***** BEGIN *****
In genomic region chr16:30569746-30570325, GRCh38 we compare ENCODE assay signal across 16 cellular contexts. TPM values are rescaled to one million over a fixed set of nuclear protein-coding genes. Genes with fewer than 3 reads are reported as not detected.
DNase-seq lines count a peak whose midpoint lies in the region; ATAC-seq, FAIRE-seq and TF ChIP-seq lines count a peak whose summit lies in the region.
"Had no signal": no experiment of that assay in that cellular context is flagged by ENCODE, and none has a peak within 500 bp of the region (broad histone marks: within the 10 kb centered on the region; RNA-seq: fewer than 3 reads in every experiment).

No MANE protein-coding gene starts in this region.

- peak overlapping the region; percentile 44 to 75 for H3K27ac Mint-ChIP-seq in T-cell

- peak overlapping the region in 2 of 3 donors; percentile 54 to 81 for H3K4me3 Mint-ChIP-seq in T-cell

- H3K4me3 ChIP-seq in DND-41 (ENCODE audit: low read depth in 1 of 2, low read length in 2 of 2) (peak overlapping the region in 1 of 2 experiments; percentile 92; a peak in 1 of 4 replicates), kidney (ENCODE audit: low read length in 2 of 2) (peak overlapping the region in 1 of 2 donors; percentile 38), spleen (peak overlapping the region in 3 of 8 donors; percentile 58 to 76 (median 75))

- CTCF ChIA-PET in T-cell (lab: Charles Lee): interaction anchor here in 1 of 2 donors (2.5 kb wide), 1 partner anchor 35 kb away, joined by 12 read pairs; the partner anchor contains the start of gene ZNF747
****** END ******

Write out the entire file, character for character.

In genomic region chr16:30569746-30570325, GRCh38 we compare ENCODE assay signal across 16 cellular contexts. TPM values are rescaled to one million over a fixed set of nuclear protein-coding genes. Genes with fewer than 3 reads are reported as not detected.
DNase-seq lines count a peak whose midpoint lies in the region; ATAC-seq, FAIRE-seq and TF ChIP-seq lines count a peak whose summit lies in the region.
"Had no signal": no experiment of that assay in that cellular context is flagged by ENCODE, and none has a peak within 500 bp of the region (broad histone marks: within the 10 kb centered on the region; RNA-seq: fewer than 3 reads in every experiment).

No MANE protein-coding gene starts in this region.

- peak overlapping the region; percentile 44 to 75 for H3K27ac Mint-ChIP-seq in T-cell

- peak overlapping the region in 2 of 3 donors; percentile 54 to 81 for H3K4me3 Mint-ChIP-seq in T-cell

- H3K4me3 ChIP-seq in DND-41 (ENCODE audit: low read depth in 1 of 2, low read length in 2 of 2) (peak overlapping the region in 1 of 2 experiments; percentile 92; a peak in 1 of 4 replicates), kidney (ENCODE audit: low read length in 2 of 2) (peak overlapping the region in 1 of 2 donors; percentile 38), spleen (peak overlapping the region in 3 of 8 donors; percentile 58 to 76 (median 75))

- CTCF ChIA-PET in T-cell (lab: Charles Lee): interaction anchor here in 1 of 2 donors (2.5 kb wide), 1 partner anchor 35 kb away, joined by 12 read pairs; the partner anchor contains the start of gene ZNF747